sometimes, i have conversations with an imaginary guru, naturally one who lives inside me. he used to be a psychiatrist: at least in the old days a lot of my conversations were started with, & a lot of problems heard out or resolved by, an imaginary viennese who listened carefully, often accusingly, & showed me with a few apt technical phrases how far i had erred in my thinking, or behavior. the viennese fellow has disappeared; comes back if ever for very short visits; but has been replaced by chuang tzu (sometimes merton, or sometimes chuang tzu in merton translation) who tells me other wisdoms: usually the wisdoms of abstinence & avoidance; of retreat, prayer & preparation, of non-attachment, of “sitting quietly doing nothing,” of seeking smallness, not greatness, or of seeking nothing at all.
as i don’t think i really understood the “psychiatrist” half of the time, i’m not sure i really understand “chuang tzu.” i respect him though, don’t resent him, as i often did the psychiatrist; feel that he knows i don’t know but that little by little there’ll be things i can learn. i picture him with shaved head, a listener (& yet practical man), a listener who appreciates, a listener with humor; a storehouse – but very light storehouse – of wisdom; made like modern electronic ears of light, light materials, but of great receiving strength.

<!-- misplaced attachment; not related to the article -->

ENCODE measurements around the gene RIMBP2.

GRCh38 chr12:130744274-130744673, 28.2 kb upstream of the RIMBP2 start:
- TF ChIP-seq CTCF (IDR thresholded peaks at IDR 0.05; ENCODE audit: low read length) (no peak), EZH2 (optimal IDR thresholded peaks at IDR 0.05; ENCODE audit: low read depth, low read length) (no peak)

what he promotes is wisdom, what he promises is grace. zen wisdom, perhaps; zen grace, but certainly wisdom & grace.
one feels that all philosophies, zen & yoga are ways of approaching wisdom & “enlightenment” – they are ways of approaching an enlightened state in which one’s behavior is always or almost always “spontaneously” right.
to be “enlightened” is not to shine; nor to bring multitudes to the hill where one sits cross-legged, to listen.
it is rather to know what one is doing (& even, perhaps, to enjoy it).
- Robert Lax, July 22, 1969, from the “A Greek Journal” published in the book “Love Had A Compass”, pp. 208-209